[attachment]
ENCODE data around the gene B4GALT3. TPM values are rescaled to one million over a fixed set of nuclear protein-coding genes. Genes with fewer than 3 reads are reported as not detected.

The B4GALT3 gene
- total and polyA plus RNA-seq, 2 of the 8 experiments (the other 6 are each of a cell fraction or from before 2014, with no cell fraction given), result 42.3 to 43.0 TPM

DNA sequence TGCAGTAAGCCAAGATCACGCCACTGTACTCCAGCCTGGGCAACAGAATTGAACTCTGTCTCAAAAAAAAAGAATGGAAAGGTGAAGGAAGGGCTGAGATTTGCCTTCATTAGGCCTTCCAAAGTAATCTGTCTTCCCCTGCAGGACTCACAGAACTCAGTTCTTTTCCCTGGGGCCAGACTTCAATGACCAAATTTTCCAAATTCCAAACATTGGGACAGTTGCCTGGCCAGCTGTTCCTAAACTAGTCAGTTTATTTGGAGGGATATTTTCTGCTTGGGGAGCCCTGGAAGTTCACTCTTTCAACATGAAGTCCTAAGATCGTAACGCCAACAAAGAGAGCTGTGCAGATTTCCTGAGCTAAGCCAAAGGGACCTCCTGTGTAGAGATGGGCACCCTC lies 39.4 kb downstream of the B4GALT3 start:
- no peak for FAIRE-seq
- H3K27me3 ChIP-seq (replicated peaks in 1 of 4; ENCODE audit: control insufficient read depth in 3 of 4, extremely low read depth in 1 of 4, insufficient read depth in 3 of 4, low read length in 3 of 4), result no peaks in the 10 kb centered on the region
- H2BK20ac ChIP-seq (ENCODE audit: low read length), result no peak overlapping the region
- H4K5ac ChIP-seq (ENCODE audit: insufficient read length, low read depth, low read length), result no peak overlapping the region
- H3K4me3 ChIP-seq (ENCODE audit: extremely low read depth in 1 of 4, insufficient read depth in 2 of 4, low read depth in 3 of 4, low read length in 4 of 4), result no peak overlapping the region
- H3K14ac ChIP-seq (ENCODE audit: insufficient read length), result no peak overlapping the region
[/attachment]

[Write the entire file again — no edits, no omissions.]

ENCODE data around the gene B4GALT3. TPM values are rescaled to one million over a fixed set of nuclear protein-coding genes. Genes with fewer than 3 reads are reported as not detected.

The B4GALT3 gene
- total and polyA plus RNA-seq, 2 of the 8 experiments (the other 6 are each of a cell fraction or from before 2014, with no cell fraction given), result 42.3 to 43.0 TPM

DNA sequence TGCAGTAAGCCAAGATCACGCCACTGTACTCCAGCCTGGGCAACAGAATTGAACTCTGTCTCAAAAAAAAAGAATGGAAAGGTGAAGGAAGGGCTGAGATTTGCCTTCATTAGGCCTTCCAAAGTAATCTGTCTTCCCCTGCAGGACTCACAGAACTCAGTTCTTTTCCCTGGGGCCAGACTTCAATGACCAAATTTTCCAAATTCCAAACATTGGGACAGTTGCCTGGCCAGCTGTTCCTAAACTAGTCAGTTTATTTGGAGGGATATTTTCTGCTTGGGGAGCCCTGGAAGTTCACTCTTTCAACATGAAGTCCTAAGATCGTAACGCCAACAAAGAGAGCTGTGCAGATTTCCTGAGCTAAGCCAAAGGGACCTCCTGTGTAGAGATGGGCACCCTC lies 39.4 kb downstream of the B4GALT3 start:
- no peak for FAIRE-seq
- H3K27me3 ChIP-seq (replicated peaks in 1 of 4; ENCODE audit: control insufficient read depth in 3 of 4, extremely low read depth in 1 of 4, insufficient read depth in 3 of 4, low read length in 3 of 4), result no peaks in the 10 kb centered on the region
- H2BK20ac ChIP-seq (ENCODE audit: low read length), result no peak overlapping the region
- H4K5ac ChIP-seq (ENCODE audit: insufficient read length, low read depth, low read length), result no peak overlapping the region
- H3K4me3 ChIP-seq (ENCODE audit: extremely low read depth in 1 of 4, insufficient read depth in 2 of 4, low read depth in 3 of 4, low read length in 4 of 4), result no peak overlapping the region
- H3K14ac ChIP-seq (ENCODE audit: insufficient read length), result no peak overlapping the region